Harmful algal blooms are detected off the coast of California throughout the year. These blooms can make shellfish dangerous to eat, but NASA satellite data can guide safer harvests of mussels and oysters.
It's important for public officials to know exactly when the levels will turn toxic. That’s why NASA-funded researchers created the (C-HARM) tool.
Some phytoplankton species produce a neurotoxin called domoic acid. These phytoplankton are usually present at moderate levels in the Santa Barbara Channel. But when they build up in high concentrations in shellfish, they can be harmful to humans.
C-HARM makes predictions about toxin levels using models and ocean satellite data. Sampling at piers along the coast and offshore helps confirm these forecasts. Now, various groups use C-HARM to manage coastal resources. For example, the West Coast Marine Mammal Stranding Network can use the maps to help predict marine mammal stranding events.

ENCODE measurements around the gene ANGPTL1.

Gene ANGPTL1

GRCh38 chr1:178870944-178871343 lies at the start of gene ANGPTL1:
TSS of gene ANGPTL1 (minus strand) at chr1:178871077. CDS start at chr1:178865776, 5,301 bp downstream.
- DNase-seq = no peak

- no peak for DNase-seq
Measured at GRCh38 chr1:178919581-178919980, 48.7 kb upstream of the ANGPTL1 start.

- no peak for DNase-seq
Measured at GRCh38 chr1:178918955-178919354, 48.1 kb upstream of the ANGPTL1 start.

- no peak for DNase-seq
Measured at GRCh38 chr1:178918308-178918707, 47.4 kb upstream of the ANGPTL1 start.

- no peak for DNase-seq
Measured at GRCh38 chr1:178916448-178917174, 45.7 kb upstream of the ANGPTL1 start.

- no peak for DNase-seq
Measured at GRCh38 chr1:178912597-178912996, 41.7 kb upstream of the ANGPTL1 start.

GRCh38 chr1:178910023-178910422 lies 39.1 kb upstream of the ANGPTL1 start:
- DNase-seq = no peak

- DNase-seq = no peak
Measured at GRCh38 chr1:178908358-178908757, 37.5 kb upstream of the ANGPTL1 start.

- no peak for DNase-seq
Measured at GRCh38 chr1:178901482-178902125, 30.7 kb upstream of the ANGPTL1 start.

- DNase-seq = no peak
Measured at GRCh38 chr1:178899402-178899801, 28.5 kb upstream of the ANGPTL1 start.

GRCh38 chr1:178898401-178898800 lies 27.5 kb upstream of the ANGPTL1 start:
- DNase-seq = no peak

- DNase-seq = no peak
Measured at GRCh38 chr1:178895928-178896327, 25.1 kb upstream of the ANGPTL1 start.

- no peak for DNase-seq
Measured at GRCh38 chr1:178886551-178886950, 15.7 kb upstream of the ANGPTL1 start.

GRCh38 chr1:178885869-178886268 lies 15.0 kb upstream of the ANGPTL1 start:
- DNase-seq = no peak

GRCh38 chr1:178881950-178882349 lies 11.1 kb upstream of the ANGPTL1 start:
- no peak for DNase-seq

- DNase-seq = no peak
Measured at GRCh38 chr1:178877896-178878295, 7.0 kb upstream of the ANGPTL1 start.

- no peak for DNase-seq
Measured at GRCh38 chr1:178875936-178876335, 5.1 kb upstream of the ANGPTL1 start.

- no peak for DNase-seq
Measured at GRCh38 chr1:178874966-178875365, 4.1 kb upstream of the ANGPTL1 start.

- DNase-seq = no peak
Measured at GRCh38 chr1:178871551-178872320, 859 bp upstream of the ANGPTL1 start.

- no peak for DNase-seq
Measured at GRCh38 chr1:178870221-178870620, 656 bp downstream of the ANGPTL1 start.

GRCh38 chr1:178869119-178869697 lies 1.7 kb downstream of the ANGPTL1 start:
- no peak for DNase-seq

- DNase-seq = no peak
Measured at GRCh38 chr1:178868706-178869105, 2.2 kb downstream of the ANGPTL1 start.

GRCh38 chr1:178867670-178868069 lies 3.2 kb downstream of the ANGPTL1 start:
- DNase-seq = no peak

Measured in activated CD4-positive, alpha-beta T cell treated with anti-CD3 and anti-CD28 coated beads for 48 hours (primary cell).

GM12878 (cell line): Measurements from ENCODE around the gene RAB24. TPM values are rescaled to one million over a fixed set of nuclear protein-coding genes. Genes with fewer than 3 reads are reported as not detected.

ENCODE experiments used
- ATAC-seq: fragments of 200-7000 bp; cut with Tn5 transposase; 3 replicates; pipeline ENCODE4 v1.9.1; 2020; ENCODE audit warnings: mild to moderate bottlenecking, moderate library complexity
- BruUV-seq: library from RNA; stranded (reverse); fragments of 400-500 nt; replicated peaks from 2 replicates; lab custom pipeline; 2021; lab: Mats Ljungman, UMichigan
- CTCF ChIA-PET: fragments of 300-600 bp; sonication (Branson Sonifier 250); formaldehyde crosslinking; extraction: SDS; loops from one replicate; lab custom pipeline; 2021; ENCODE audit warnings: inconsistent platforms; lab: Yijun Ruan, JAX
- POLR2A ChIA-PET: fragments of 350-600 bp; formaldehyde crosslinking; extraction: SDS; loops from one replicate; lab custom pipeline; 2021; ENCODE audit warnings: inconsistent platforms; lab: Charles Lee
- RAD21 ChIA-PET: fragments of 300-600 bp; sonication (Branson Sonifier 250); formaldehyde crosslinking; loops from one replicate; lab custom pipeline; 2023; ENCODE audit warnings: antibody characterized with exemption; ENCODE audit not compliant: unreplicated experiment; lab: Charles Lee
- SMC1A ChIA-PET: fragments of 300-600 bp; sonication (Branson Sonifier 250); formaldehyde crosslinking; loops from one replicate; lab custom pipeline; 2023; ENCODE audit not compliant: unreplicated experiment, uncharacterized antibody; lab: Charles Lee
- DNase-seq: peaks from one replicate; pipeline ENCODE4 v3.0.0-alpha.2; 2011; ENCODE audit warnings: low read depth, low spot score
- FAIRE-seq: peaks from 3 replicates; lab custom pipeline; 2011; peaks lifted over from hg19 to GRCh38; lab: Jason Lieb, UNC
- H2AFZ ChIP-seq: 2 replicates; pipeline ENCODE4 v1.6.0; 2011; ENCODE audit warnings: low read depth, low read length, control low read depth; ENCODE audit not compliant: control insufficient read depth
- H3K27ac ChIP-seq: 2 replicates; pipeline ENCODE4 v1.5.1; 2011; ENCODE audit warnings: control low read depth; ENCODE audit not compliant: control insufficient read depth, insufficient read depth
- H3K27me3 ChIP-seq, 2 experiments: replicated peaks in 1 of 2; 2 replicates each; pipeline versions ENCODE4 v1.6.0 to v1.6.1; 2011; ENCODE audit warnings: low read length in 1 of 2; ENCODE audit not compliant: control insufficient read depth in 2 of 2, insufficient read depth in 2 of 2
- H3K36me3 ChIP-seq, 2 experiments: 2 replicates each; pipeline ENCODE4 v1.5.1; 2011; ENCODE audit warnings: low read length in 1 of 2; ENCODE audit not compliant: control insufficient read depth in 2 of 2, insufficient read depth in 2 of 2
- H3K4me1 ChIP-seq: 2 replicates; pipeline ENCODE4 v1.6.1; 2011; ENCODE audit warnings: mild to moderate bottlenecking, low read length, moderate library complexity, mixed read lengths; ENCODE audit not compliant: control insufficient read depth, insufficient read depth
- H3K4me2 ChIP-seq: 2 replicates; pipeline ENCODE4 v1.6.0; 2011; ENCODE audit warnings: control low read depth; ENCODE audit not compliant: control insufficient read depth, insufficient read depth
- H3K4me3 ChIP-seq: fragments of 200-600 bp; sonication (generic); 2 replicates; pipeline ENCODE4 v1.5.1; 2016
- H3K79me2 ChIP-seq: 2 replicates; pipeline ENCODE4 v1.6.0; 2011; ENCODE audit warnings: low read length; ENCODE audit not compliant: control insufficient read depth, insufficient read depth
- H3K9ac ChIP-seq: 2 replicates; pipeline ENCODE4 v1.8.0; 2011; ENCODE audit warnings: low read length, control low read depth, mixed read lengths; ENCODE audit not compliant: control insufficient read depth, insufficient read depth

More information available at the NASA Earth Observatory story Using Scientific Muscle to Grow Safer Mussels.